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December 8, 2012

Egyptian President Morsi plans to amend controversial decree

  • then Freshly-elected Egyptian President Mohammed Morsi, in a move that inflamed massive protest and civil unrest throughout his state, issued a decree affording himself complete extralegal authority, pending a new constitution. The drafting of the constitutional proposal in subsequent days was carried out by a largely Islamist committee, which drew criticism for the removal of secular and Christian opposition from the body before it approved the draft.
  • now After the weeks of intense opposition, which has even spilled into violence, Morsi is planning to amend his initial decree — as clear a sign as any that he views the opposition’s backlash as a major, and perhaps unsustainable political risk. The Prime Minister, Hisham Qandil, told Egyptian television that the amended decree could be released by tomorrow, and that Morsi is open to talks with the opposition on postponing a December 15th vote scheduled on that controversial constitution draft. source 
17:44 // 1 year ago
March 21, 2011

More on Egypt’s recently-passed constitutional referendum

Oh yeah, that: With all the chaos in Libya and Japan, there hasn’t been much attention paid to what’s happened in Egypt in the wake of President Hosni Mubarak’s ousting. So, here’s the skinny: Over the weekend, the country voted on a referendum containing substantial changes to the country’s Constitution. Both of the country’s two major political parties, the National Democratic Party and the Muslim Brotherhood, supported the changes, which passed with 77% of the vote. Now, it has to pass a parliamentary vote, which could come as early as September. But what was actually in it, and how is it playing out in Egypt?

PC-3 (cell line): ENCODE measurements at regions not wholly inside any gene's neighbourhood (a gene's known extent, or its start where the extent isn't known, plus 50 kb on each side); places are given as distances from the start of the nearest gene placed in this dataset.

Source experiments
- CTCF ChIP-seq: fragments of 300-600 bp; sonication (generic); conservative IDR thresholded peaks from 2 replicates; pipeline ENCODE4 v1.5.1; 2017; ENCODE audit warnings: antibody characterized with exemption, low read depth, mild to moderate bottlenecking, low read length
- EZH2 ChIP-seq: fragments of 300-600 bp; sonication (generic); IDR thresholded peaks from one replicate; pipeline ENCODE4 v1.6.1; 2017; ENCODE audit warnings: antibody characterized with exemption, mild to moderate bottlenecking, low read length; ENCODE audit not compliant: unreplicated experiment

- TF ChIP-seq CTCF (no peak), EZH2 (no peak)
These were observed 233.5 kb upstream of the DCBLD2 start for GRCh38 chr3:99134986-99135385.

• Limits on the Presidency In addition to reducing the length of presidential terms from six years to four, the new Constitution, if adopted, will instate a two-term limit for future presidents (Mubarak led for thirty years). Also, it requires the President to select a deputy within thirty days of assuming office, and bars anybody under 40 from running for President.
  • High Voter TurnoutBack in the Mubarak days, many Egyptians thought leaders rigged the elections, so there wasn’t much of an impetus to vote. This time, 41% — or 18 million people — came out to vote. Not staggeringly high, for sure, but nothing to sneeze at, either. If anything, this turnout bodes well for the prospects of a democratic Egypt.
  • Mixed Reactions Some pro-democracy groups are upset that the reforms didn’t go far enough. Activists claim the changes will benefit the two major parties, and some want to tear up the constitution and start over. Perhaps. Even so, the referendum’s passage seems — tentatively — like a good step towards rebuilding the country. source

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23:50 // 3 years ago